HARPSWELL, Maine — The 90 or so turkeys heading to Thanksgiving dinner tables Thursday from Two Coves Farm will leave behind a small legacy come spring from their scratching, foraging and, well, other activities on the land.
Since July, farmers Joe and Laura Grady carted the flock of turkeys around in shared quarters, giving them access to new parts of the field, which they shared with Belted Galloway cattle, sheep, pigs and broiler chickens.
“Just like putting broilers out there, half the reason is for the impact of the pasture on the bird and the other half for the bird on the pasture,” Joe Grady said. “And for chickens and turkeys, it’s really about the manure.”
The couple and a team of four others processed about 88 of the turkeys on the farm Sunday, in anticipation of customers stopping by through Thanksgiving Day to pick up the birds that Grady said will make up about 5 percent to 6 percent of their business this year.
Production numbers aren’t available annually, but the latest agricultural census from the U.S. Department of Agriculture shows the number of farms raising turkeys in Maine grew to 236 in 2012, up from 155 in 2007. Grady’s Harpswell farm is one of those that started in the intervening years.
Joe Grady said he has seen interest grow in buying local, pasture-raised turkeys, though Laura Grady said the pasture size and on-farm processing capacity likely will limit annual turkey production to around 100 per year.
“When you get beyond 100, you’re just talking about a whole different scale,” Laura Grady said. “Because we have them out on the pasture, about 100 is the perfect sized flock for our fields.”
The pasture-based farm on land the Gradys lease rotates various animals around the farm to help care for the soil that, in turn, provides nutrients for its grass-fed herds.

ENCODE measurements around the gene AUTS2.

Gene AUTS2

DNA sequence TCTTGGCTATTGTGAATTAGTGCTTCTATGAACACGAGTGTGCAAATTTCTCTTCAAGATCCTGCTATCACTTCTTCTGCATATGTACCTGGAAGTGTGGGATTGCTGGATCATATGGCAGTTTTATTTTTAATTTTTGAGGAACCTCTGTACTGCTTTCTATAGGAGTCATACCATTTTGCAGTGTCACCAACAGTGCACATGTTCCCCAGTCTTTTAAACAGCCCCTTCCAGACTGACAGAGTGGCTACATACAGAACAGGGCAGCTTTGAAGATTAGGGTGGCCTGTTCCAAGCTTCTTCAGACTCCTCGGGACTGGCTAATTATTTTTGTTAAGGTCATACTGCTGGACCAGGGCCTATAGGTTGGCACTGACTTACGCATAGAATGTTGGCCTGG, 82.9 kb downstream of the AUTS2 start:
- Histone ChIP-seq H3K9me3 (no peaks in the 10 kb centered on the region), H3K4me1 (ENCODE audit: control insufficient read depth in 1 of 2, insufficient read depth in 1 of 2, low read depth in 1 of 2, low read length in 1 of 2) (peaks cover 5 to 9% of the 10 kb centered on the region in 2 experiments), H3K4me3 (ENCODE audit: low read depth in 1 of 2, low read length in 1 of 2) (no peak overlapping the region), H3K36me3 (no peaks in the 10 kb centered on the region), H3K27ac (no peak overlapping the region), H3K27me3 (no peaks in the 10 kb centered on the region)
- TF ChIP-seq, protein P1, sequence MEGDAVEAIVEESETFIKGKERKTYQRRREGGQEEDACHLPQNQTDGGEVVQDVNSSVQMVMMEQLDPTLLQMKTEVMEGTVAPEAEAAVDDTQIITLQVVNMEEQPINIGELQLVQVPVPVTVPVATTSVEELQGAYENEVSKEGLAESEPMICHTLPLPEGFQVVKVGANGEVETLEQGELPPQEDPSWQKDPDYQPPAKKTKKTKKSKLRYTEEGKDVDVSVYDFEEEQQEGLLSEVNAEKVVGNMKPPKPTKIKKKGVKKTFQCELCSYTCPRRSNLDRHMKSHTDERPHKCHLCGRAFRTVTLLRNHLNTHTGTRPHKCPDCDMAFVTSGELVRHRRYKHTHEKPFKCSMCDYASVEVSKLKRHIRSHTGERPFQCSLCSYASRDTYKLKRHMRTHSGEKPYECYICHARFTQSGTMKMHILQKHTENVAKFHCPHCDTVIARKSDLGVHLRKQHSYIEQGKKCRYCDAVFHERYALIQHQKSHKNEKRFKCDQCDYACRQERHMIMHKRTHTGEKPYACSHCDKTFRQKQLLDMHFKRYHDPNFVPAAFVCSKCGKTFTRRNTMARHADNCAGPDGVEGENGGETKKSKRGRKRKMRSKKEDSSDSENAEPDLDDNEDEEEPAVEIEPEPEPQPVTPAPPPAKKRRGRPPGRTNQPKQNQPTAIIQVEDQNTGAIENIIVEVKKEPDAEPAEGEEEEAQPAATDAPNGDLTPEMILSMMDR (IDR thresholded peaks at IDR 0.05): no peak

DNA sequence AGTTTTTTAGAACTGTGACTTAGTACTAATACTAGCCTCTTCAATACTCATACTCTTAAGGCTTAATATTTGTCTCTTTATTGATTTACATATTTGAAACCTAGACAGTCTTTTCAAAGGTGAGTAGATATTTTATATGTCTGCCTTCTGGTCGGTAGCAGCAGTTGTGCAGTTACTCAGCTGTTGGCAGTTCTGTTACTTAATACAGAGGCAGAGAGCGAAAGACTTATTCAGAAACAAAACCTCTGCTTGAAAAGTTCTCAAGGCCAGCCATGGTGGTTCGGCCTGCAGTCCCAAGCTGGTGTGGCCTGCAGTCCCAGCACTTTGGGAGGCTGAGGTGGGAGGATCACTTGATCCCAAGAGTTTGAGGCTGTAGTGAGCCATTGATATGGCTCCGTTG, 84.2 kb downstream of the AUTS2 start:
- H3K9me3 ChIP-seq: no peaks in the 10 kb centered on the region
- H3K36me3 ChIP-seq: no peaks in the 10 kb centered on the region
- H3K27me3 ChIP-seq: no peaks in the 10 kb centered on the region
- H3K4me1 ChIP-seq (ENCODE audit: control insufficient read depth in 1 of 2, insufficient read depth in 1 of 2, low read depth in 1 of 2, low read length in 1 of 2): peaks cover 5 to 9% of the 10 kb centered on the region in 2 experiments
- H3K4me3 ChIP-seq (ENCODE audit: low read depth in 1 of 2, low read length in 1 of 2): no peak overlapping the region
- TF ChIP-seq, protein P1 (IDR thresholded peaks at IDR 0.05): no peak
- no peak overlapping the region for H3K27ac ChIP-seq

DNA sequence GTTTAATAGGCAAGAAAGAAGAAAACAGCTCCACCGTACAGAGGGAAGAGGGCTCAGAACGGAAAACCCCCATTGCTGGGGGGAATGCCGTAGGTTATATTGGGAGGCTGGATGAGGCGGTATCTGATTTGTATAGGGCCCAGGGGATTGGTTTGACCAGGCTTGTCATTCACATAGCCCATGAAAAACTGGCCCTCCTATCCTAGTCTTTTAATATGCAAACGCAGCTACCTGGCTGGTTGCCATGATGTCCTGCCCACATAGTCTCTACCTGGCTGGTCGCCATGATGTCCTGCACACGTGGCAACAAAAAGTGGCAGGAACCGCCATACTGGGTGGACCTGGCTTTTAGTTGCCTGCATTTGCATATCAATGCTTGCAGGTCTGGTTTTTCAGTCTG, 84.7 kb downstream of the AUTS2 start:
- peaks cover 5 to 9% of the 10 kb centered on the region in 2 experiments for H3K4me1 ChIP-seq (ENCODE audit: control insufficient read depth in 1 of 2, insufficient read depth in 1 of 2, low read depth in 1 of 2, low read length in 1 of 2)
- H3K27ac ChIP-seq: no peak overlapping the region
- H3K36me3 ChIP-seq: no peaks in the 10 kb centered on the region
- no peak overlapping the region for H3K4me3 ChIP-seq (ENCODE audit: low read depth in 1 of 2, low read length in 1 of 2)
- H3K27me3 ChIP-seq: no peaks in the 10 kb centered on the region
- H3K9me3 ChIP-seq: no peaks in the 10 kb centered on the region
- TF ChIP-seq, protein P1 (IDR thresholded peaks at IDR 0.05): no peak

“Instead of paying someone to spread manure here, we’re ultimately getting paid for the turkeys doing it just like the cows and the sheep and everybody else,” Joe Grady said.
It’s a complicated system of inputs and outputs that, six years in, Joe Grady said the family is starting to evaluate more deeply, with the help of a $6,000 Farms for Maine’s Future grant it was awarded last fall by the Maine Department of Agriculture.
The grant allows the farm to pay for services to better understand its business and revise its business plan, which required digging a little deeper into the details.
Grady said he expects a final financial report on its business from a consultant in December, but early details indicate the kinds of insights that review might reveal.
“It appears that we’re spending about 3 cents a pound more to make hay than to buy it, once everything is factored in,” Grady said. “The question then becomes is that a real valid conclusion and then, if it is, why are we making hay?”
Grady said the waterfront farm plans to add wedding bookings and decrease or eliminate its youth camp events as it retools the business model, an effort he said came at the right time for the farm.
“The danger is that you just keep going, going, going and don’t ever take a look at what you’re doing because you’re trying to scramble to keep it all in the air,” Grady said.
Amid that scramble, there can be unexpected challenges.
In 2013, a mineral deficiency among the Thanksgiving turkey flock stunted the birds’ growth and left some customers unhappy, with birds smaller than expected.
“You want to feel bad about something? Mess with somebody’s Thanksgiving,” Grady said.
This year, more than half the turkeys in the farm’s storeroom packed and ready to go Tuesday were in the range of 20 to 23 pounds, at $5 per pound.
The situation left the Gradys with a less difficult-to-solve problem Tuesday afternoon, as one customer with dibs on a 15-pounder nonchalantly took the upsell.